The two weeks I can’t remember

There are two whole weeks in 2011 which I have no memory of.

I was suffering from pseudoseizures; what science describes as “behavioural paroxysms that mimic epileptic seizures”.

If you are a forgetful person you have probably been told light-heartedly, at least once in your lifetime ‘you have the memory of a goldfish’. In this case, I actually did.

I have been told I couldn’t last longer than a short conversation without having a seizure and forgetting it all.

One of the last things I remember before the two weeks of nothing was taking the short ten minute walk from my house to see my best friend at his house.

I remember feeling normal on the way, it was a regular warm day in April. We were in our final year at secondary school and were thriving in our new freedom in the form of study leave.

A few hours after my last memory, I had a nose bleed and began violently fitting on the sofa. After calling my mum and dialling 999, my friend sheepishly hid the empty bottles of beer we had drunk that afternoon, thinking that it was the cause of his best friend being carted off an ambulance.

My friends and family thought I had developed epilepsy, the doctors, however, were baffled; after rigorous testing and MRI scans, they finally came to the conclusion that I was having pseudoseizures, induced by intense stress.

My doctor – a neurology expert on the children’s ward – described my condition as “My body and brain bubbling over with stress and needing a quick release which came in the form of me consistently fitting every 20 minutes or so.”

The worst thing after being diagnosed as suffering from pseudoseizures were the after-effects. I couldn’t be left alone. I wasn’t allowed out as my parents feared I would have a fit or a fall, or worse, forget where I was.

I lost all my freedom as a 15-year-old.

I’d eat and then forget I had eaten. I’d tell my friend I missed them and wanted to see them when they had visited me earlier that day.

My mum made me sing in the bath to make sure I wasn’t drowning and I could only have a limited amount of stimulation per day, just in case it triggered more fits.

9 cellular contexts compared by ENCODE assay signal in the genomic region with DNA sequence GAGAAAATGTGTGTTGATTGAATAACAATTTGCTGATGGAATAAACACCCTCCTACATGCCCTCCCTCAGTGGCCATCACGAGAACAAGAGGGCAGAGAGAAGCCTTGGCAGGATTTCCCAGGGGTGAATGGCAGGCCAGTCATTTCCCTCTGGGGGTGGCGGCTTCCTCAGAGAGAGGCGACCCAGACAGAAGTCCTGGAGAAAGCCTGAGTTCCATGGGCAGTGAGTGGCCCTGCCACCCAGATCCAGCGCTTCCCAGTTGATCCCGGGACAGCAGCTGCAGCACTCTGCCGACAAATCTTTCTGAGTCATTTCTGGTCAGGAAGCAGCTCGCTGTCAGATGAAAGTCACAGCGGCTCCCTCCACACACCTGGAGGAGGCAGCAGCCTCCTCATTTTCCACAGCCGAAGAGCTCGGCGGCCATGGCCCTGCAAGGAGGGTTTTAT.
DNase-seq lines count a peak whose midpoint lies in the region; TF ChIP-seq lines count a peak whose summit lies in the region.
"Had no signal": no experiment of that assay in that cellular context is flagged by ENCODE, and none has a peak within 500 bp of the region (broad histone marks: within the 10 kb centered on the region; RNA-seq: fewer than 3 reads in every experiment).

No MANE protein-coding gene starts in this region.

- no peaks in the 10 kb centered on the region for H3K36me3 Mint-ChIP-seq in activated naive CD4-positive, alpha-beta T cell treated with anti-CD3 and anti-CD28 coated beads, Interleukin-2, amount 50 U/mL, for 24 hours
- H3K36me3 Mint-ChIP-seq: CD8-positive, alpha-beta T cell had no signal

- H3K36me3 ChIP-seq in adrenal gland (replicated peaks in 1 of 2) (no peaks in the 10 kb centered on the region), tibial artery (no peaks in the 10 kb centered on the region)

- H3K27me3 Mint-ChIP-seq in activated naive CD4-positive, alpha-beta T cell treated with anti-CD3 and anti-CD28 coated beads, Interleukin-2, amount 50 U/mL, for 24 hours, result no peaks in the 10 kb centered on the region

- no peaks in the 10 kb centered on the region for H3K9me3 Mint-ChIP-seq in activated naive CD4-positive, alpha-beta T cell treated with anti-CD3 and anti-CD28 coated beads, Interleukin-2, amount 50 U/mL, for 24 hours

I took to the internet to try and find out more about the seizures I had been suffering with and what I could do to help myself.

It was then I realised I was not as alone as I felt. I found internet forums with pleas for help from people on how they could resolve their seizures and claim back their lives.

Living in the small farm town of Alberta, Canada, is Marlaina Eldey, who like myself is a former sufferer of pseudoseizures. Marlaina’s seizures first started age 17, at the end of the school semester and like my own seizures, came completely out of the blue.

“I had been trying to fit in with a certain group of people in school, to impress a guy. I was being picked on, my family life was not good. My dad had had a heart attack and was laid off of work illegally. My mom had broken her ankle and was also not working,” Eldey said.

“Tensions were extremely high, we had no money. We also had no power at times, especially that winter they began. The water in our well froze, and I was so stressed. Beyond stressed. I think that my body finally had enough, and this was its way of trying to tell me that I needed to get help, that I was not doing good at all, mentally.”

“The doctor once thought I was faking it. I told him that I had lost a lot of weight and was worried, he LAUGHED at me and continued the examination… It still makes me angry to this day”

I found a strange comfort in talking to Marlaina as she described exactly what it felt like for her to have a seizure.

“Terrifying” she told me. “I would experience fear, primal fear. It would rise and I would see black, I have never experienced fear like that since. It was a fear I could only describe as dying. I would then hyperventilate, with no control over it, my vision would go black.

“When the episode was almost over after about a minute or so, I would begin to dry heave uncontrollably and twitch. I would be weak, salivating and have headaches. Sometimes I would tingle throughout my entire body.”

“They were triggered by literally anything. However, what triggered them the most was when I said the ages of my siblings, in order and they came out wrong,” she added.

What Marlaina described here is temporary memory loss, a common symptom of pseudoseizures. In the height of my own attacks, I had one episode where I reverted back to my 12-year-old self.

I freaked out at my beloved cats in the room; we must have got them before the time I was stuck inside. I asked my mum why my sister was so grown up and it was at this point both my father and sister burst into tears and had to leave the room. After ten minutes I was back to normal – this was my longest attack.

Like others in the online forums of pseudoseizure sufferers, Marlaina had a struggle to come to a conclusion of what exactly she was suffering from.

“My boyfriend at the time of my attacks asked his mother about it, who was a nurse. She said that was what it sounded like I was having. I did research into it, and I asked a few doctors what they thought. My diagnosis came from a psychologist, after having many EEG, ECG, MRI and CAT scans with no signs of epilepsy showing,” said Eldey.

Marlaina now finds herself in a much better place and like myself, pseudo seizures are a thing of the past and will hopefully continue to be.

“After my boyfriend’s mother first suggested I had pseudoseizures I asked what that meant, he held me and said, ‘it means that you need more love, attention, affection and respect than what you are getting’,  and I kid you not, I never had one again. It was as if my brain said to me, ‘There. This is what I was trying to tell you. This is what you needed to realise’.”

 

 

 


Featured image by Katie Tegtmeyer via Flickr CC